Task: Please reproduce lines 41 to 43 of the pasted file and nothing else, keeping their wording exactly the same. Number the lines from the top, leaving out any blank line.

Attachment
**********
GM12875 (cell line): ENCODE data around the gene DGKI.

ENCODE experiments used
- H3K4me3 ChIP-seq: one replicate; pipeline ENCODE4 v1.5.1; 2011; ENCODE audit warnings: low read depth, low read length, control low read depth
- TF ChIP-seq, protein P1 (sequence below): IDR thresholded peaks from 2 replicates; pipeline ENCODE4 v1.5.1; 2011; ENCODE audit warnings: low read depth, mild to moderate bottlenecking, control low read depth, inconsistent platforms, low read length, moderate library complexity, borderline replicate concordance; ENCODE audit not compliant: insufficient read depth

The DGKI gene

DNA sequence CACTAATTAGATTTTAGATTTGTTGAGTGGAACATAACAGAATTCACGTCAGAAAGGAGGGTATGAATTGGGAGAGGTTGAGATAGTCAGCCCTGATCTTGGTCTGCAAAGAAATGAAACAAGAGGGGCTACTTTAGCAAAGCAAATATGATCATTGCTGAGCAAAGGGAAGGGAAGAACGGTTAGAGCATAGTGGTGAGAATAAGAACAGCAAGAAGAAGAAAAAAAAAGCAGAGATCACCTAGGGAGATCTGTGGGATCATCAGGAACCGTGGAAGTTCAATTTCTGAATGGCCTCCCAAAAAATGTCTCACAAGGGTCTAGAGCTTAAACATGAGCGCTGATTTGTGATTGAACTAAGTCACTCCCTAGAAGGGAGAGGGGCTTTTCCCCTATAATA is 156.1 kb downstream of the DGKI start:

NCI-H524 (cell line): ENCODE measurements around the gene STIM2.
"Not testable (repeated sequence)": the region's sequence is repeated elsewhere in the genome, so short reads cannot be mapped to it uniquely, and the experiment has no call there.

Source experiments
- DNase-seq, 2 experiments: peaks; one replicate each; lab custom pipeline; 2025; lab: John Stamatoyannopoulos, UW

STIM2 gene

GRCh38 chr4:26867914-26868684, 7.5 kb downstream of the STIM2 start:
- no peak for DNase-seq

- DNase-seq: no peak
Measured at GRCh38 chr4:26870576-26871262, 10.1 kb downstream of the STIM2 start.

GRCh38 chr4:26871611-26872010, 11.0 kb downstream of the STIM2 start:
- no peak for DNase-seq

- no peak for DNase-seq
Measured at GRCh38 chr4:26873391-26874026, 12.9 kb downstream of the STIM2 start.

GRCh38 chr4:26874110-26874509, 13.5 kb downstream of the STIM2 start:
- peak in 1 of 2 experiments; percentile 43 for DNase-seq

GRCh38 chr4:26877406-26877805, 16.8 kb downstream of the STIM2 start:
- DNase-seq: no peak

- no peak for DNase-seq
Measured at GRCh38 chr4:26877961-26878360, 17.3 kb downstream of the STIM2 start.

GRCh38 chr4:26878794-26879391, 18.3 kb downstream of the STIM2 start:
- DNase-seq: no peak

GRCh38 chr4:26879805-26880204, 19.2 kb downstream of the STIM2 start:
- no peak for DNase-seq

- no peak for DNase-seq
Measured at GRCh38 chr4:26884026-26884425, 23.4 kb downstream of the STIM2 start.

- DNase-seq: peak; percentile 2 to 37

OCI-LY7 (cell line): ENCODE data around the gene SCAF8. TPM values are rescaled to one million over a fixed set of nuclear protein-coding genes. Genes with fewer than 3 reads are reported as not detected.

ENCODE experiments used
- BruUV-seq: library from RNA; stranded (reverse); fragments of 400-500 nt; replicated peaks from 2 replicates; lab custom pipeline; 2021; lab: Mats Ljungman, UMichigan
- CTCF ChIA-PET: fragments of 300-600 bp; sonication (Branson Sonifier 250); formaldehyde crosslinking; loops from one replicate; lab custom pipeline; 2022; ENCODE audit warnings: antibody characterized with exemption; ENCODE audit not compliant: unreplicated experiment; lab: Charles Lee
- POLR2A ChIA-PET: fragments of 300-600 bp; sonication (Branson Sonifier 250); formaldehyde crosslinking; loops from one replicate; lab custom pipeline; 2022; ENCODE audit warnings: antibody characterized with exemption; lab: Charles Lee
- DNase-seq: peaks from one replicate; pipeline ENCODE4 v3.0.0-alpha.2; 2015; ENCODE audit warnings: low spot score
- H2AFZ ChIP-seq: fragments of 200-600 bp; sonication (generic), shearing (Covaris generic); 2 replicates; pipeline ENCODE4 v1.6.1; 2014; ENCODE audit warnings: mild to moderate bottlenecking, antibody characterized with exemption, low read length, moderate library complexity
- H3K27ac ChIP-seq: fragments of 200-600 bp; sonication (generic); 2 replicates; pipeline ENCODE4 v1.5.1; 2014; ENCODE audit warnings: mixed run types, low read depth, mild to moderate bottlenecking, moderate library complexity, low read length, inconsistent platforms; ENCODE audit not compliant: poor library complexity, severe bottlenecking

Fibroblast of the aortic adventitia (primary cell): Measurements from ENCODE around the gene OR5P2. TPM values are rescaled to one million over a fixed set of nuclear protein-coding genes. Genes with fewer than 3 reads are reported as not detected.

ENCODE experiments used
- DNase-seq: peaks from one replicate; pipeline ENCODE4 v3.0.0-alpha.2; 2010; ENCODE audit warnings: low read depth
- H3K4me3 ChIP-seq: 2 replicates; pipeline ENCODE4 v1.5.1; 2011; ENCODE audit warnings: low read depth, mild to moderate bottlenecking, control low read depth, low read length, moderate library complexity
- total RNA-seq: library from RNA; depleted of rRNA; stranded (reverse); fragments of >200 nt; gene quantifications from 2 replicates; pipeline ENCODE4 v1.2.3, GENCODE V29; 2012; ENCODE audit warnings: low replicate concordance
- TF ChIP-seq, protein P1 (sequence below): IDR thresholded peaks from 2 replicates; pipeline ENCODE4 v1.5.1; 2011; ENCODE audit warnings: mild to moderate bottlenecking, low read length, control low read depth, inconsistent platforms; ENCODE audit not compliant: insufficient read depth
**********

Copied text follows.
Fibroblast of the aortic adventitia (primary cell): Measurements from ENCODE around the gene OR5P2. TPM values are rescaled to one million over a fixed set of nuclear protein-coding genes. Genes with fewer than 3 reads are reported as not detected.

ENCODE experiments used
- DNase-seq: peaks from one replicate; pipeline ENCODE4 v3.0.0-alpha.2; 2010; ENCODE audit warnings: low read depth